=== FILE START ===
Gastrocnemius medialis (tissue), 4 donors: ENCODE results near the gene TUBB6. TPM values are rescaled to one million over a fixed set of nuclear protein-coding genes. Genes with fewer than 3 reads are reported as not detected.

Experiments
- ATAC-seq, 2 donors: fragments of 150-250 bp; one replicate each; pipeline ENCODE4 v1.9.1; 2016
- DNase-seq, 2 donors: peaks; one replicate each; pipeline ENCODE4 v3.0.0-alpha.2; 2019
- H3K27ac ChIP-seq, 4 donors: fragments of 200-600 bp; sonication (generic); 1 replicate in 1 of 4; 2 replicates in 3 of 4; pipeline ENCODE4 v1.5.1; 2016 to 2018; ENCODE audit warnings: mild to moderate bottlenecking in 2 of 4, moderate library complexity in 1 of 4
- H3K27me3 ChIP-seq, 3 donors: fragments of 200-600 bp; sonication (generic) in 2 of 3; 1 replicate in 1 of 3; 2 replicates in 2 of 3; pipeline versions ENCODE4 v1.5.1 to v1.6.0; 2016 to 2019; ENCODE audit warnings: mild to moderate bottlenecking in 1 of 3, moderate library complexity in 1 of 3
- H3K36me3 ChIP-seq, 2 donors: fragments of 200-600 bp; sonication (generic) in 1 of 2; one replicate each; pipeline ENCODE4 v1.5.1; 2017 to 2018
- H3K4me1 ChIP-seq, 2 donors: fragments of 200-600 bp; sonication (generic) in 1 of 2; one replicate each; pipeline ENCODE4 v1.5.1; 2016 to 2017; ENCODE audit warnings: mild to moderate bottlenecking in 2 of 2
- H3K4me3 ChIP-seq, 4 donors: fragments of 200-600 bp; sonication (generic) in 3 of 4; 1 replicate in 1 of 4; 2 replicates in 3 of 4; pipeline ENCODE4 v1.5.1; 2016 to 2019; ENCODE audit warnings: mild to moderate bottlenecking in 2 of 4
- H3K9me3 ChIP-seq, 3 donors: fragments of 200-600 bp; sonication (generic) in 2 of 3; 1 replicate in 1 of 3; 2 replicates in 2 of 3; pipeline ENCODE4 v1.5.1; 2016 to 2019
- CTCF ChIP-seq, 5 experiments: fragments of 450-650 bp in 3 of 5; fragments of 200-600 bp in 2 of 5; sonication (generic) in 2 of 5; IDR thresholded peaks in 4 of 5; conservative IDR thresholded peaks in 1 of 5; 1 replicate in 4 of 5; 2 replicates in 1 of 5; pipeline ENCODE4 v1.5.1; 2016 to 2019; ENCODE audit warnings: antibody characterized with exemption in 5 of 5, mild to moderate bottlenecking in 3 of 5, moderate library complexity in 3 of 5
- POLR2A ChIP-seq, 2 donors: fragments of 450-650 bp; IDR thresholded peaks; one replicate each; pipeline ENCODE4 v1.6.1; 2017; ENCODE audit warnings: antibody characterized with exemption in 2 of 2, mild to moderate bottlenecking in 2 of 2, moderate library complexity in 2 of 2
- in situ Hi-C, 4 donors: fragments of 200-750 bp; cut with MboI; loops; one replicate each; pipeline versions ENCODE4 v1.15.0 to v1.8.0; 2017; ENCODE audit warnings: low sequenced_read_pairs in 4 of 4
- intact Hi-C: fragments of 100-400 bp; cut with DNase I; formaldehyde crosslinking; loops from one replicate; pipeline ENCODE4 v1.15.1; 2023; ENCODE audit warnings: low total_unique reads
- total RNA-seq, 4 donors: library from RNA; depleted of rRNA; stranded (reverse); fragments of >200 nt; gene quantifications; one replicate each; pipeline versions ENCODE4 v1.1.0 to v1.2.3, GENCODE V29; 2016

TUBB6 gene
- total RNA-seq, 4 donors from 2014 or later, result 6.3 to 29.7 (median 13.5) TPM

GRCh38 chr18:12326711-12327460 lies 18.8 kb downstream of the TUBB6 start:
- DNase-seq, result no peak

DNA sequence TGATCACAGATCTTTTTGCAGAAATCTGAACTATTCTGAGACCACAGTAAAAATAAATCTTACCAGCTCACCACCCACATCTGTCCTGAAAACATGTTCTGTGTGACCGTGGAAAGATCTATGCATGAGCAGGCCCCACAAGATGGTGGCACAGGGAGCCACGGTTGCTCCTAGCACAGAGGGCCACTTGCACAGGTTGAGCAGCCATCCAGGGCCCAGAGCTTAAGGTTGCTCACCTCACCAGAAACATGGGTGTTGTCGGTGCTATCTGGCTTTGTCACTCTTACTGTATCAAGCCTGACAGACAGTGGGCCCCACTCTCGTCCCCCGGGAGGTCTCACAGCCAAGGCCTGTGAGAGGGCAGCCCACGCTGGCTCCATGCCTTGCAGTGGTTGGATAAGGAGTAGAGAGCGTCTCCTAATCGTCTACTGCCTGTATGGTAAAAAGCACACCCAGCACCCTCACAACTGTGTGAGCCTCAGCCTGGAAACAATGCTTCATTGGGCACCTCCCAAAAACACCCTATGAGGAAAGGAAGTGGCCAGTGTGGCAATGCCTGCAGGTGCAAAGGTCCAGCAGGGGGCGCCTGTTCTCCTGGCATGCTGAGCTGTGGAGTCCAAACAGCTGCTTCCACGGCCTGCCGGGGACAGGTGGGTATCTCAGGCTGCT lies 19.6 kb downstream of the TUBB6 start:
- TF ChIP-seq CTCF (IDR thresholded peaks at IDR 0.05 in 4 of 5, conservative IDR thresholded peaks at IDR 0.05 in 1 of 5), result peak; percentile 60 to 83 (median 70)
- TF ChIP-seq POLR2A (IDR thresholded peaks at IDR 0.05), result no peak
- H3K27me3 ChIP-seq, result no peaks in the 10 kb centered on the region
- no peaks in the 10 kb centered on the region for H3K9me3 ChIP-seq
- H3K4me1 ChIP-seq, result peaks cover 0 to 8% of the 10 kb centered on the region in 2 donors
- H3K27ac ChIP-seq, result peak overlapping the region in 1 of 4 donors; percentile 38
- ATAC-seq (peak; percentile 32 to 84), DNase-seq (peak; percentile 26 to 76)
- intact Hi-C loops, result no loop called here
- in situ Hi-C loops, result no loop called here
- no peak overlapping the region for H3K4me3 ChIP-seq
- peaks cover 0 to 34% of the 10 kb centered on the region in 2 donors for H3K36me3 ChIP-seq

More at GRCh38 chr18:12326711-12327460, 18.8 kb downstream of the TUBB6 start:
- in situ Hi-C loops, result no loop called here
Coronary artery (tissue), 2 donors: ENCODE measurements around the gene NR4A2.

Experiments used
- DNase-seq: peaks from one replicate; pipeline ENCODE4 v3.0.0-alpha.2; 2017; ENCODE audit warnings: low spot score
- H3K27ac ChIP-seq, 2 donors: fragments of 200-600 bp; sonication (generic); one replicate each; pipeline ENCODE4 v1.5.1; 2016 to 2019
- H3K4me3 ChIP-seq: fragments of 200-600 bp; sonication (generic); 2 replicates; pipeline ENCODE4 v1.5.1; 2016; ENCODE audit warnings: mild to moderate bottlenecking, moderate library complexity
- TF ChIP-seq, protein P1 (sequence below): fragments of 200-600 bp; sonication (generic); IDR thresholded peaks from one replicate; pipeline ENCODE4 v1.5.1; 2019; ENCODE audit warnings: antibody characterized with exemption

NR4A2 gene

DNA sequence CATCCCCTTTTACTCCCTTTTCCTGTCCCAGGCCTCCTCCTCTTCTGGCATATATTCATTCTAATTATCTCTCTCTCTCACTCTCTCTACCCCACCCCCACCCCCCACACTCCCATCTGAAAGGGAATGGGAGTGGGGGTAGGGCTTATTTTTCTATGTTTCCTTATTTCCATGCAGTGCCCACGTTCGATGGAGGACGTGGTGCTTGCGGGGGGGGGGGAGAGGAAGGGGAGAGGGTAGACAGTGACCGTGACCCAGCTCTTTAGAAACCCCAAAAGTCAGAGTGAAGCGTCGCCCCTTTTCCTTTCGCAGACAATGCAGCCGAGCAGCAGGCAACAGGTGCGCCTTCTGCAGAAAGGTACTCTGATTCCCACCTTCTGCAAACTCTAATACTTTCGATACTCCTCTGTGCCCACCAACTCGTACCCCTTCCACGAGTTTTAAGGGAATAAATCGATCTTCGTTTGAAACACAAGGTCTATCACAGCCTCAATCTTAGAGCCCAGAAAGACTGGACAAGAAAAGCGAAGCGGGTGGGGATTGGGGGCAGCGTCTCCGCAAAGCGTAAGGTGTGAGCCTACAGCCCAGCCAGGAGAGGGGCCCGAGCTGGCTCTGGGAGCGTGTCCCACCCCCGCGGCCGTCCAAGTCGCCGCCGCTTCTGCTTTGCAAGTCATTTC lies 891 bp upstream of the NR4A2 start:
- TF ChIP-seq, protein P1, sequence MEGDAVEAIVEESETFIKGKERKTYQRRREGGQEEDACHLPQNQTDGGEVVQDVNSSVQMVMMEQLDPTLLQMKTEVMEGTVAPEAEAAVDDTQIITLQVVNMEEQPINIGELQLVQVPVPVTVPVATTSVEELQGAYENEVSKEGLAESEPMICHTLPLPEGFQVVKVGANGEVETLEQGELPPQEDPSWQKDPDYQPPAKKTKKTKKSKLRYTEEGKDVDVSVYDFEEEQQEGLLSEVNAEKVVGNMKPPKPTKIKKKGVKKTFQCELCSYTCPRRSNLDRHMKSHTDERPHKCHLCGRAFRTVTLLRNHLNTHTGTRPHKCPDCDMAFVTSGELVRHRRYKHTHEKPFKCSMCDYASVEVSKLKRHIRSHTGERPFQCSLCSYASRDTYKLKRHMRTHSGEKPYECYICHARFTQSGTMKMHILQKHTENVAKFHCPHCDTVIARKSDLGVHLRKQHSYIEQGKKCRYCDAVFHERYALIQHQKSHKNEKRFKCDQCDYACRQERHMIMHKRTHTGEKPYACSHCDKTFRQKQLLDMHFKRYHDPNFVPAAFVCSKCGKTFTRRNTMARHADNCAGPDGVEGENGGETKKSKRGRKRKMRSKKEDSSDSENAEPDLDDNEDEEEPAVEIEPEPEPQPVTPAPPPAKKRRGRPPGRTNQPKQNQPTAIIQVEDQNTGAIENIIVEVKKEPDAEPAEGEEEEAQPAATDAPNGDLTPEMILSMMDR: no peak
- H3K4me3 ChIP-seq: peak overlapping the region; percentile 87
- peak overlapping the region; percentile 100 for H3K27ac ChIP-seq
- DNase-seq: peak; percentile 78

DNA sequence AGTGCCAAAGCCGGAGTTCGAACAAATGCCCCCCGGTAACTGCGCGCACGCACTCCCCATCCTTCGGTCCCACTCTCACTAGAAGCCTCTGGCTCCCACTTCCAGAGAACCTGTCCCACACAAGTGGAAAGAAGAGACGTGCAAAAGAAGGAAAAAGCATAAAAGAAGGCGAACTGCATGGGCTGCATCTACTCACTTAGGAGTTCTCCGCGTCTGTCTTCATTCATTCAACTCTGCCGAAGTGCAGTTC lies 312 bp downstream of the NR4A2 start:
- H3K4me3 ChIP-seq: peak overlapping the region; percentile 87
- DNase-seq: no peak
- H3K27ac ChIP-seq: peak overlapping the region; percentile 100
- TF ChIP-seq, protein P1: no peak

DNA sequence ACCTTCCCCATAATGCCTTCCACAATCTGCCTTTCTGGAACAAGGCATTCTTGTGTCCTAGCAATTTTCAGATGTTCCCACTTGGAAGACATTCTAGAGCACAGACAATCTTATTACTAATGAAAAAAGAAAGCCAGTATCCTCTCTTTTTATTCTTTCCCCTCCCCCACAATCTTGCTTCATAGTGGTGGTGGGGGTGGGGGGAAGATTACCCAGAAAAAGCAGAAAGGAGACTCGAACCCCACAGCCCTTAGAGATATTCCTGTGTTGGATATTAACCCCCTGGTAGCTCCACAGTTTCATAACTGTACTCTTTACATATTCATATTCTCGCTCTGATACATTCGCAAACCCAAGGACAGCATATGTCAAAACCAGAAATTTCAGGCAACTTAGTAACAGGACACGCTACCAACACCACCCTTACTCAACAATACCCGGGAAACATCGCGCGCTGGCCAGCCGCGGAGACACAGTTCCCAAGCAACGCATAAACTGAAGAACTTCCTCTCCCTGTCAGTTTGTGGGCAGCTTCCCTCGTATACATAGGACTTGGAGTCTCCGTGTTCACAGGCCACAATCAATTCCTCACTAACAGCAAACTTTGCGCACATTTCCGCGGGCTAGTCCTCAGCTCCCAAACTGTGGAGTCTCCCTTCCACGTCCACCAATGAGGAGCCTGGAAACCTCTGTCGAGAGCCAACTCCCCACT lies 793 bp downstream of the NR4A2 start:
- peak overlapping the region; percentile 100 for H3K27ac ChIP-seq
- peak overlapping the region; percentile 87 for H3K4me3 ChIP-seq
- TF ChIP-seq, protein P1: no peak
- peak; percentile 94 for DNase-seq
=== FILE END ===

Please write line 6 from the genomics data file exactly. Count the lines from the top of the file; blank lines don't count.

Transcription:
- H3K27me3 ChIP-seq, 3 donors: fragments of 200-600 bp; sonication (generic) in 2 of 3; 1 replicate in 1 of 3; 2 replicates in 2 of 3; pipeline versions ENCODE4 v1.5.1 to v1.6.0; 2016 to 2019; ENCODE audit warnings: mild to moderate bottlenecking in 1 of 3, moderate library complexity in 1 of 3